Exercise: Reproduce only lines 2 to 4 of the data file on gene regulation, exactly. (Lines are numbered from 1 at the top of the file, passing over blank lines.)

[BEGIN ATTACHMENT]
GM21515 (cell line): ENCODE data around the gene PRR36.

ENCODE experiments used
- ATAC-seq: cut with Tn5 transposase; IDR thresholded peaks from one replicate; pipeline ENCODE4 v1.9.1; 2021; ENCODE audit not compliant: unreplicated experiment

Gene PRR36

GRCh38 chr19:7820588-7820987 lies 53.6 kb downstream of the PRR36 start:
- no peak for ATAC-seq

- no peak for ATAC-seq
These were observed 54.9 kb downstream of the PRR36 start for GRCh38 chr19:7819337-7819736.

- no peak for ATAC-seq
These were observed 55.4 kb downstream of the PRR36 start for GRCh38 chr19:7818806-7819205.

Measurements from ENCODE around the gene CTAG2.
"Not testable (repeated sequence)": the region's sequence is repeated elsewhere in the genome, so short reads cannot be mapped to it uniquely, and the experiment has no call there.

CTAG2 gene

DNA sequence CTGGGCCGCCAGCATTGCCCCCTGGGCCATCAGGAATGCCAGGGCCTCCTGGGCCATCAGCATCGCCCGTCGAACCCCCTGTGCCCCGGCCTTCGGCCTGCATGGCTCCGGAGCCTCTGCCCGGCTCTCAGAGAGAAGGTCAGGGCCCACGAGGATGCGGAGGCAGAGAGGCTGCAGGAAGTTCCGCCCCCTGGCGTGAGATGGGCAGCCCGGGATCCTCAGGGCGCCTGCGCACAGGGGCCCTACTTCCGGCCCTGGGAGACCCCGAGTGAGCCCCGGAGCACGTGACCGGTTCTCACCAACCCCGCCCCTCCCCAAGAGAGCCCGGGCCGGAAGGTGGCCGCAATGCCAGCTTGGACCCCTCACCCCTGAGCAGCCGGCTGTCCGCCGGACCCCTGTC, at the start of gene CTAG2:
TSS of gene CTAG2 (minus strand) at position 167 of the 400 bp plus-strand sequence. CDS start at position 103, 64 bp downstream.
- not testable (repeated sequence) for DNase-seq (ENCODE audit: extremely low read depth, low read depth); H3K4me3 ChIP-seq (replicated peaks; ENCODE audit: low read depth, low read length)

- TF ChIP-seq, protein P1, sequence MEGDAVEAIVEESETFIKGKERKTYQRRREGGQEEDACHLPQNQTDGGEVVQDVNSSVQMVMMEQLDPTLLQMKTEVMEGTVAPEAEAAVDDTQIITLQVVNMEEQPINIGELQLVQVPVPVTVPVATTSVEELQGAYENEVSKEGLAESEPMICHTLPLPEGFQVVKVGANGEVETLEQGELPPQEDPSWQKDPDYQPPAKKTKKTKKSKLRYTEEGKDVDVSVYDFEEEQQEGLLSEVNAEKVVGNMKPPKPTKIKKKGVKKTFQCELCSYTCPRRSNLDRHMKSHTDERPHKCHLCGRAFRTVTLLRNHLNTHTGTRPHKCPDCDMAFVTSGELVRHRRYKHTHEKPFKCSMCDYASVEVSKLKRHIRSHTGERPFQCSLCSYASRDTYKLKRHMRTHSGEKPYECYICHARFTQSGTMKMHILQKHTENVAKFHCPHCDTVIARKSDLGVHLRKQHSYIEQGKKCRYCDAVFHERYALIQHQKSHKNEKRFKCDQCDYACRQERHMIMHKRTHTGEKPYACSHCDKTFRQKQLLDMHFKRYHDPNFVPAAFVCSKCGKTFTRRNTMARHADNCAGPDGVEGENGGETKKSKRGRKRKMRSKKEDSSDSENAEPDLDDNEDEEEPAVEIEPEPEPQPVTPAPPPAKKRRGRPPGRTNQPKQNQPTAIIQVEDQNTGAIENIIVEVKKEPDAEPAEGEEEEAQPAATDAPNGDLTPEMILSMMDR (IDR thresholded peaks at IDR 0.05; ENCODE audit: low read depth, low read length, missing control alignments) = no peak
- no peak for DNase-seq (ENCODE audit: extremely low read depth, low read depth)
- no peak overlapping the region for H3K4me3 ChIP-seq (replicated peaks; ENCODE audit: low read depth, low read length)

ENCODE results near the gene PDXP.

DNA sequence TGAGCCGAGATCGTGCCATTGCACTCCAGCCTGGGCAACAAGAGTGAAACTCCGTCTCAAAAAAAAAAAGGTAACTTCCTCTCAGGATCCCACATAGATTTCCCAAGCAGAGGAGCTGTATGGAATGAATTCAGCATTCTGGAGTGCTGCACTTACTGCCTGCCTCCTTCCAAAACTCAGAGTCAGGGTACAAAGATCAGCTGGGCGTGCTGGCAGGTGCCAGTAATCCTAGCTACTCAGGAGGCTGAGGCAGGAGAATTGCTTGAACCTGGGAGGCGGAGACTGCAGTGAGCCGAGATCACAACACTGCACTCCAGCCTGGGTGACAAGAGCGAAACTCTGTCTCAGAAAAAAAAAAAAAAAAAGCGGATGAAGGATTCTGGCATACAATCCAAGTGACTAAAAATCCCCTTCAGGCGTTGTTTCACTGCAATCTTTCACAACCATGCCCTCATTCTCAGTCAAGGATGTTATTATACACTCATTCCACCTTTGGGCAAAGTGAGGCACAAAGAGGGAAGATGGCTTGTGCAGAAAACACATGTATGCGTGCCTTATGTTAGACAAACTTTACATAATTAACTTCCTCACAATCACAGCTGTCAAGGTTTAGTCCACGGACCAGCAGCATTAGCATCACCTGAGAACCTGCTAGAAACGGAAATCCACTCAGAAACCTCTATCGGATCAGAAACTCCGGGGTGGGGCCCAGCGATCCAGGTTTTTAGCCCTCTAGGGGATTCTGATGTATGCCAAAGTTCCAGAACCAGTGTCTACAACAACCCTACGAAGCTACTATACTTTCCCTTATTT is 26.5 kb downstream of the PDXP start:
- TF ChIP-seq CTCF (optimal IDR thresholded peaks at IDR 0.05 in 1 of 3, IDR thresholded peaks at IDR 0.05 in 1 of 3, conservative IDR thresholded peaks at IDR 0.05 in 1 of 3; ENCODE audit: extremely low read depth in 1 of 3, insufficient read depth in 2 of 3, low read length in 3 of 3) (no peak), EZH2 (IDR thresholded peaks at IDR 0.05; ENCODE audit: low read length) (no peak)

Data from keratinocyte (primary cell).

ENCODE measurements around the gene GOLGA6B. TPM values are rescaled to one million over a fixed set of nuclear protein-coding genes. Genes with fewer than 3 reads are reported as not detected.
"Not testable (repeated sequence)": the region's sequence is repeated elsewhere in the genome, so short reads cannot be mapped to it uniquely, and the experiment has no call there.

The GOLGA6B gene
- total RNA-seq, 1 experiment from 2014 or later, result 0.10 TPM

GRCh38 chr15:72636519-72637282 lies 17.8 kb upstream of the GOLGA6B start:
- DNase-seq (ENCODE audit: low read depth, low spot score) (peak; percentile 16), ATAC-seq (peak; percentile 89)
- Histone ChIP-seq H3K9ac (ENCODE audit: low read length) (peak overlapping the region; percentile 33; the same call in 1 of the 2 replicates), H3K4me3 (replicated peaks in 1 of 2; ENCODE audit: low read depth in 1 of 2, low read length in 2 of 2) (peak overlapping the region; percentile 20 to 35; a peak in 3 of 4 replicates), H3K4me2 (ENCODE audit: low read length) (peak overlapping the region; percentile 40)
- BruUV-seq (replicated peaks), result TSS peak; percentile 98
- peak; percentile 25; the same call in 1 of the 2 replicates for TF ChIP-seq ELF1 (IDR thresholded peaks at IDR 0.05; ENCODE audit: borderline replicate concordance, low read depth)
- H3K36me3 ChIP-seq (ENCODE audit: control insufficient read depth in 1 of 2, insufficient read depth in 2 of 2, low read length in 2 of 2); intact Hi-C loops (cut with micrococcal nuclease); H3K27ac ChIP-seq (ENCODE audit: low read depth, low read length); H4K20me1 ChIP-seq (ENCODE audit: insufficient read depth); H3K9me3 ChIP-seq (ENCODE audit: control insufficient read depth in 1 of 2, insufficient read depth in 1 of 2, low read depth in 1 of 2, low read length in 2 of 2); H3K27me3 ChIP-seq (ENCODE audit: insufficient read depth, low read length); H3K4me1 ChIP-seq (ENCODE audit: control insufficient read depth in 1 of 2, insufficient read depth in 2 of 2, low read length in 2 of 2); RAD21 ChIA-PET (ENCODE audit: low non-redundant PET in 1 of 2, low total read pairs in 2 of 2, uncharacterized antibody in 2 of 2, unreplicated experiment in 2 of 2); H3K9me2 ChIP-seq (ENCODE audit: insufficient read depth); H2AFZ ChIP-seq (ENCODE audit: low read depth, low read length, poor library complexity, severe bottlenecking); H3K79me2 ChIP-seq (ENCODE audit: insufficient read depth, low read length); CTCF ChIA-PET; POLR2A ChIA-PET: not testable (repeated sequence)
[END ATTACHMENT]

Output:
ENCODE experiments used
- ATAC-seq: cut with Tn5 transposase; IDR thresholded peaks from one replicate; pipeline ENCODE4 v1.9.1; 2021; ENCODE audit not compliant: unreplicated experiment

Gene PRR36